On July 31, the 11th Circuit Court of Appeals rejected Jamil Abdulla Al-Amin’s effort to obtain a new trial to establish his innocence in a murder case. Al-Amin, formerly known as H. Rap Brown, was convicted in March 2002 of shooting and killing Fulton County Sheriff’s Deputies Ricky Kinchen and wounding Aldranon English. Al-Amin and his supporters insist he did not commit the crimes.
Kinchen and English, both Black officers, had gone to Al-Amin’s Atlanta, Georgia neighborhood on March 16, 2000, with a warrant to arrest him for failure to appear in traffic court on charges of impersonating a police officer and driving a stolen vehicle.
According to an account in an article, “The Unofficial Gag Order of Jamil Al-Amin (H. Rap Brown), 16 Years in Prison, Still Not Allowed to Speak,” by Obaid H. Siddiqui (The Root, May 30, 2018), the two charges stemmed from a May 1999 incident. Al-Amin, who was driving his new Ford Explorer, was pulled over by a Cobb County, Georgia police officer because the car had a “drive-out tag” on it. Although new car owners in Georgia can drive with a “drive-out tag” for 30 days without registering the car, the police officer ordered Al-Amin out of the car to search him. The police officer claimed he ran a check on the car and that it was stolen, but in searching Al-Amin he found the receipt for the car in Al-Amin’s wallet which confirmed his ownership. He also found an honorary badge which the mayor of White Hall, Alabama had given to Al-Amin. Despite a letter from the mayor to authorities saying that he had given Al-Amin the badge, Al-Amin was still charged with impersonating a police officer and driving a stolen car.
Months later when Kinchen and English came for Al-Amin a gunfight broke out, but Al-Amin says he wasn’t the shooter. There was no blood or gun residue on his clothing. English was recovering from his gunshot wounds in a hospital when he was given some photographs and told to identify the shooter. English, according to the Siddiqui article, said the shooter had gray eyes. Al-Amin’s eyes are brown. A witness to the incident said the shooter was of average height. Al-Amin is 6’5.”
Al-Amin did not testify, in his trial, but the prosecutor continued to direct questions at him during the trial’s closing arguments. The prosecutor’s conduct formed the basis of Al-Amin’s appeal. Al-Amin’s attorneys said the prosecutor’s questions to Al-Amin violated his constitutional right to not testify. Al-Amin was sentenced to life imprisonment in March 2002.
Prior to the 11th Circuit Court appeal, the attorneys for Al-Amin went before the U.S. District Court. In September 2017, District Judge Amy Totenberg ruled that the prosecutor violated Al-Amin’s constitutional right to refrain from testifying during his trial. She also said the trial judge’s statement to the jury, intended to prevent the prosecutor’s behavior from influencing the jury’s verdict, may have done more harm than good. But Judge Totenberg said she found the information presented in the case “weighty” and rejected Al-Amin’s argument against his imprisonment.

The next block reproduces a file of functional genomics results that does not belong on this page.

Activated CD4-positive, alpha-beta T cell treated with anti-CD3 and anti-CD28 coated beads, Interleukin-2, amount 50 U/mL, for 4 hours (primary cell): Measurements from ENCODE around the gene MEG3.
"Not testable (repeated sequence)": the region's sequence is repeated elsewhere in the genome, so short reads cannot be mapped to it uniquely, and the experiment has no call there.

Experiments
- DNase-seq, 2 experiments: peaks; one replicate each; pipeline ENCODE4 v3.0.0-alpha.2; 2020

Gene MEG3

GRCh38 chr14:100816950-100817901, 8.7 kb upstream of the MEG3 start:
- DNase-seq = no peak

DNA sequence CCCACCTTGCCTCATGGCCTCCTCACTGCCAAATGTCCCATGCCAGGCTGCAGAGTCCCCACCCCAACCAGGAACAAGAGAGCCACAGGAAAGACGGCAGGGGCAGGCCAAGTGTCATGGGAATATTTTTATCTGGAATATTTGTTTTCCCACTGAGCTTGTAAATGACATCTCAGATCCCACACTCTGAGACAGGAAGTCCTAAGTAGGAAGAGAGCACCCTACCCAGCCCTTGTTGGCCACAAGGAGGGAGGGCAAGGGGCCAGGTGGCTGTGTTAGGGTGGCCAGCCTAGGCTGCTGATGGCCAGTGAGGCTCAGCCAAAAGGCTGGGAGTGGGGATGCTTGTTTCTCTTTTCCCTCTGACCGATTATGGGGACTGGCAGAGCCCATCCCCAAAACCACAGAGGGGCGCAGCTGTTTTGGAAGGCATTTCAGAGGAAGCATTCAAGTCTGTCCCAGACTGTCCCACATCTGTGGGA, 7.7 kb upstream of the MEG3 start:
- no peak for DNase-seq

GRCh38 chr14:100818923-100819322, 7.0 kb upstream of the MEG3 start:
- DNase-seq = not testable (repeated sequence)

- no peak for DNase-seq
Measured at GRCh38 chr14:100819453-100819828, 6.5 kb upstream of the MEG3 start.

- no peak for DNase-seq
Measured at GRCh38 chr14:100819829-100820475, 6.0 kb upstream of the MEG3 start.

The 11th Circuit Court upheld the District Court’s ruling, saying that the prosecutor’s violation of Al-Amin’s right to not testify would probably have no affect on the jury’s verdict.
Al-Amin’s family, meanwhile, is concerned about his health and the quality of medical care he receives in prison. In an August 16 interview with The Real News Network, Kairi Al-Amin, Jamil Abdullah A-Amin’s son, said his father has cancer and recently had a stroke. “He’s a 75-year-old man and he has his health issues that we’re dealing with,” said Kairi. “He’s stronger than most, but Father Time is undefeated. We hope to see him on the other side of the wall before it’s over with.”
Kairi said he believes his father’s imprisonment is part of a decades-long vendetta that the U.S. government has had against him. When he was still H.Rap Brown in the 1960s, he was under constant surveillance by the FBI under then-Director J. Edgar Hoover’s COINTELPRO (Counter Intelligence Program). Brown was a charismatic leader, speaker, and voting rights organizer in the South. He was the fifth chair of The Student Nonviolent Coordinating Committee. When the organization briefly merged with the Black Panther Party, he was its Minister of Justice. A secret 1967 FBI memo called for Brown to be “neutralized.” For example, he was charged with inciting a riot and carrying a gun across state lines. Neither federal charge was proven.
During the 1970s, he became a Muslim, joined the Darul Islam organization, and changed his name to Jamil Abdullah Al-Amin. He became a Muslim minister, or Imam. He moved to Atlanta’s West End, opened a grocery store, and continued his life’s work of community betterment and organizing. He preached against gambling and drug abuse.
Kairi noted in The Real News Network interview that his father had been placed in federal penitentiaries not long after his conviction, as Georgia considered him too high a security risk for a state prison. He was sent to the ADX supermax federal prison in Florence, Colorado. When he was found to have multiple myeloma (cancer), he was transferred to the Butner Federal Medical Center in North Carolina. He is currently incarcerated in a Tuscon, Arizona federal prison.
Kairi’s family and supporters have created a website,whathappened2rap.com, where updates on Al-Amin and his situation will be posted.They are working on a television series about Al-Amin with the goal of having it aired on ABC News 20/20. They are also urging people to write their Senators and Members of Congress, urging them to join the campaign for Al-Amin’s release from prison.
“My father is innocent!” said Kairi. “Be as upset as we are when our rappers get locked up, even if it’s for lawful reasons. . .When our heroes and the people we say we love are under the thumb of the people they’ve been fighting, we can’t forget about them or throw them by the wayside.”